U.S. House Speaker Mike Johnson suggested on Feb. 12 that he would not support a $95 billion foreign aid bill that included funding for Ukraine on the grounds that it did not address the ongoing crisis at the southern border.
The bill, which has slowly progressed through the Senate, allocates $60 billion to Ukraine, $14.1 billion for security aid to Israel, $9.2 billion for humanitarian support, and $4.8 billion to assist regional partners in the Indo-Pacific area. A potential final vote in the Senate could come as early as Feb. 14.
"House Republicans were crystal clear from the very beginning of discussions that any so-called national security supplemental legislation must recognize that national security begins at our own border," Johnson wrote on Twitter.
"In the absence of having received any single border policy change from the Senate, the House will have to continue to work its own will on these important matters," he concluded.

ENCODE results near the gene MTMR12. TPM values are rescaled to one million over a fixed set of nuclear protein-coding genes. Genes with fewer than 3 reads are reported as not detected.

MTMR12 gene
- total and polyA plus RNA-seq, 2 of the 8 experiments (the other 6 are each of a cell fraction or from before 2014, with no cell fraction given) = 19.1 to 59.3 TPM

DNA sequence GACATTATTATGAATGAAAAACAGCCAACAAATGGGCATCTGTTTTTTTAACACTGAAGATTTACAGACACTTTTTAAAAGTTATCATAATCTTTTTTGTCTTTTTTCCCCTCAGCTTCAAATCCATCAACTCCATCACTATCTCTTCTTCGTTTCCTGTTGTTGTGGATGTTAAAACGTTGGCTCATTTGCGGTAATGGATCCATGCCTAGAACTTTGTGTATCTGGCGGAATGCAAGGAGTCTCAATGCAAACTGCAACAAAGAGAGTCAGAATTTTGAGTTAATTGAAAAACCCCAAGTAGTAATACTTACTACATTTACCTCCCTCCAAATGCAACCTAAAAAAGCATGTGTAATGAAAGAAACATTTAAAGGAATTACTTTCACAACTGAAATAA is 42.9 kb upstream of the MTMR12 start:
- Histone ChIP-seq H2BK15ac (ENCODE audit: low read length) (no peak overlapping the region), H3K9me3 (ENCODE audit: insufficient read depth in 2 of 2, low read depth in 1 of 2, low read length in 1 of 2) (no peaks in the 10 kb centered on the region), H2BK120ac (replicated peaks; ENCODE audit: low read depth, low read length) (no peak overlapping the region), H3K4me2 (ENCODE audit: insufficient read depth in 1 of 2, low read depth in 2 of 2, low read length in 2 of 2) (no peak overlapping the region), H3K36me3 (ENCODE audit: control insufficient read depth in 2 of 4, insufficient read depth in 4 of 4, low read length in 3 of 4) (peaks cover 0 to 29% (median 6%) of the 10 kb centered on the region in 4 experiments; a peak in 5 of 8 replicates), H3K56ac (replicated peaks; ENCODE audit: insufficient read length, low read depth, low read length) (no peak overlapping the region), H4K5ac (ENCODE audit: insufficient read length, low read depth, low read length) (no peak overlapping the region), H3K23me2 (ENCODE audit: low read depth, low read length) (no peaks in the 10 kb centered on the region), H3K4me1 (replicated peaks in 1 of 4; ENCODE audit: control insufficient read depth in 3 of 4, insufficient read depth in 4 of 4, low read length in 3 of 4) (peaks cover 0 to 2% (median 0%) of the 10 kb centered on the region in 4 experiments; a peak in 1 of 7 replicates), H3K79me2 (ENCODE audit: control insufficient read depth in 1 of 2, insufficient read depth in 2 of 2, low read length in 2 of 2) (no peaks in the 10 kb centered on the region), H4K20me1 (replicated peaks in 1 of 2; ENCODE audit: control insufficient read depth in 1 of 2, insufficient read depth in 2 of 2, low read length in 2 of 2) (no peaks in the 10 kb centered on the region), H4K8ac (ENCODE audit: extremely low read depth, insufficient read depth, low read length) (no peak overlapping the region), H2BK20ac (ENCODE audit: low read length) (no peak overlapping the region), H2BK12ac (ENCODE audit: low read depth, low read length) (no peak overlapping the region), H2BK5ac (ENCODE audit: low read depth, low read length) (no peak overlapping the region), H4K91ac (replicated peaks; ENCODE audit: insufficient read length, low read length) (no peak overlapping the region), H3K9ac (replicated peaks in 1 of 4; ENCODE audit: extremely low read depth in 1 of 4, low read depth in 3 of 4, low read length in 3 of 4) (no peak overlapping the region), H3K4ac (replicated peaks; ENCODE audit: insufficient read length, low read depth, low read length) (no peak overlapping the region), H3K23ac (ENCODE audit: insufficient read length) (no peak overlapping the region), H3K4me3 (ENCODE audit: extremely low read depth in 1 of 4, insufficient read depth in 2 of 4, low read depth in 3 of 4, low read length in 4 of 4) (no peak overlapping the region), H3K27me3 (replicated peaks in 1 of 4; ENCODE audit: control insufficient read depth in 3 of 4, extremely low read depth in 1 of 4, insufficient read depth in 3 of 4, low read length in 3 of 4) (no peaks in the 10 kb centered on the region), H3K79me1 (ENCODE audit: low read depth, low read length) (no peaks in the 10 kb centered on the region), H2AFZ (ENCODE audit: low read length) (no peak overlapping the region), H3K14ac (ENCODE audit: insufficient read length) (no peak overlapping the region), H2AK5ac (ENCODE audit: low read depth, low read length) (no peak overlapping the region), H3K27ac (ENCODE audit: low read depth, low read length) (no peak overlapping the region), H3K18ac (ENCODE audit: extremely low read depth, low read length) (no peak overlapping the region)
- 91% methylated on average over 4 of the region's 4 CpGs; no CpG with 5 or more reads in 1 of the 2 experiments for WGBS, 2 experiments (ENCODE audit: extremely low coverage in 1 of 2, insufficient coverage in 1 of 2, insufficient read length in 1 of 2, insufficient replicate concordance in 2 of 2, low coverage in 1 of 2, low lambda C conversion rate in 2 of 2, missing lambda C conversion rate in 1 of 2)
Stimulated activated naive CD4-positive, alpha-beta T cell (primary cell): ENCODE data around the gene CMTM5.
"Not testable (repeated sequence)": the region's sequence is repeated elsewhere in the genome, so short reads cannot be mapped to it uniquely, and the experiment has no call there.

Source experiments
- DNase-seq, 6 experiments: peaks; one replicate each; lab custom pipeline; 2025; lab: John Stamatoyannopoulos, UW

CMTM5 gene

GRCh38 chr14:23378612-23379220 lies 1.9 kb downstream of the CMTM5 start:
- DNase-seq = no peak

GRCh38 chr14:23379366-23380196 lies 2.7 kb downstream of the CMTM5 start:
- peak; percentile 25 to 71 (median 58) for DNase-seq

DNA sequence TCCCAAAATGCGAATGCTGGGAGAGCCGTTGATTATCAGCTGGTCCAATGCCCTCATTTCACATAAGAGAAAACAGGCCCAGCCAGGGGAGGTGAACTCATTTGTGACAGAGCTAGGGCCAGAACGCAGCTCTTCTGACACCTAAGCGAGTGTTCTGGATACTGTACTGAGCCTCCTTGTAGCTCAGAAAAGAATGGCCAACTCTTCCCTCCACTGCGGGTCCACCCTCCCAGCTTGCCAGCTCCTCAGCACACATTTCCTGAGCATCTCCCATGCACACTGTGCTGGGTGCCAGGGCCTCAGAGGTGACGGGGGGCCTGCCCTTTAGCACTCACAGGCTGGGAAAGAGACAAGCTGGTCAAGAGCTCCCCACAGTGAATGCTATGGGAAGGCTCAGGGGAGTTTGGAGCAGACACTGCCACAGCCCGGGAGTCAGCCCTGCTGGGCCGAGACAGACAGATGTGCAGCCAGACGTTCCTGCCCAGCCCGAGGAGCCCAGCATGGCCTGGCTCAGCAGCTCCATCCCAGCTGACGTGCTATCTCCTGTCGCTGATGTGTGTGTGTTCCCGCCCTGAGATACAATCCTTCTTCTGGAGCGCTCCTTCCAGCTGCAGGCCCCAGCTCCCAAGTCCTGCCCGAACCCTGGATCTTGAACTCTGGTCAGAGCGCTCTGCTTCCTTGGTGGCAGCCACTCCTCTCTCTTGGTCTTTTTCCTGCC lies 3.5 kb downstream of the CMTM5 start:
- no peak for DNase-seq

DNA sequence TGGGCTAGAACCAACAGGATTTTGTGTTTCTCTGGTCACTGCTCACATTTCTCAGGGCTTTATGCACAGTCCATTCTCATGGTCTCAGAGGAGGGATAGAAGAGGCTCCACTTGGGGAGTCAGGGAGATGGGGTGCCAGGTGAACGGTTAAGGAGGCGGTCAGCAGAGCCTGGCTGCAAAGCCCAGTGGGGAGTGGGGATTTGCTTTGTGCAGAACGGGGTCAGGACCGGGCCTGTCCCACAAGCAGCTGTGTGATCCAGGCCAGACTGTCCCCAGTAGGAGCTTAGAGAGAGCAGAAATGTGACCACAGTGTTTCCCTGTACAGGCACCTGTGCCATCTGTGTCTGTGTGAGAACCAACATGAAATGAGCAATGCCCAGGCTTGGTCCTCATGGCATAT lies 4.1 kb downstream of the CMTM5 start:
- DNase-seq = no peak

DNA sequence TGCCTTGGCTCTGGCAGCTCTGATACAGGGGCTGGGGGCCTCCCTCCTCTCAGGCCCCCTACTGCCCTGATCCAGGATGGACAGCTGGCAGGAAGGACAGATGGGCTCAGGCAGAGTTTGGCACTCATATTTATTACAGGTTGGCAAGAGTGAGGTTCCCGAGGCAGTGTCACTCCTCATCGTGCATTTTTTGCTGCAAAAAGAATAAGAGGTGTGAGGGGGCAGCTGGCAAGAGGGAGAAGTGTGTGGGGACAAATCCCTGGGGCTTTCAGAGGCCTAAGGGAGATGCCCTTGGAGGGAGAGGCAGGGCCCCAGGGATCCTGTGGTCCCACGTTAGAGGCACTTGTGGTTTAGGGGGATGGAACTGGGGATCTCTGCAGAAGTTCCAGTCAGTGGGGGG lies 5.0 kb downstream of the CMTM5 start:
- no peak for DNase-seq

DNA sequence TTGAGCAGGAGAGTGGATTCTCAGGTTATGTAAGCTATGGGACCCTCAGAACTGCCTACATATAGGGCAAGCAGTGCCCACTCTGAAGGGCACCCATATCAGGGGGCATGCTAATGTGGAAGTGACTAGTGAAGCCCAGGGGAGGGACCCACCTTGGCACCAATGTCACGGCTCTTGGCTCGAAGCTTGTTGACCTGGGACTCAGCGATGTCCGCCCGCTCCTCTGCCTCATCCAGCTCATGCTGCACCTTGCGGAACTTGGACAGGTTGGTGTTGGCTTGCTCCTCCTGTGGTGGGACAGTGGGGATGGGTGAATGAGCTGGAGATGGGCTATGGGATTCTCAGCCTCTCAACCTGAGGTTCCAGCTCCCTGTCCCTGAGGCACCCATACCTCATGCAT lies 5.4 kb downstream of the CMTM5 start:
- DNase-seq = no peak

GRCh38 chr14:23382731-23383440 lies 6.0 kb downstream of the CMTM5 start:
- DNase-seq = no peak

While it does appear possible the bill will ultimately clear the Senate, Johnson's comments illustrate the ongoing difficulty Ukraine aid faces in the Republican-led House.
Johnson and Republican lawmakers have repeatedly insisted that Congress first address the southern border, including implementing controversial changes that are broadly unpopular with Democrats, before approving new funding for Ukraine or other U.S. allies.
Other Republicans are categorically opposed to new aid for Ukraine, regardless of any Democratic concessions on border and immigration policy.
Former President Donald Trump, the leading Republican presidential candidate, has told members of his party not to pass legislation on the border, as he plans to run on the issue in the general election.
President Joe Biden, speaking with German Chancellor Olaf Scholz on Feb. 9 at the White House, said it would be "close to criminal neglect" if the U.S. Congress fails to stand by Ukraine.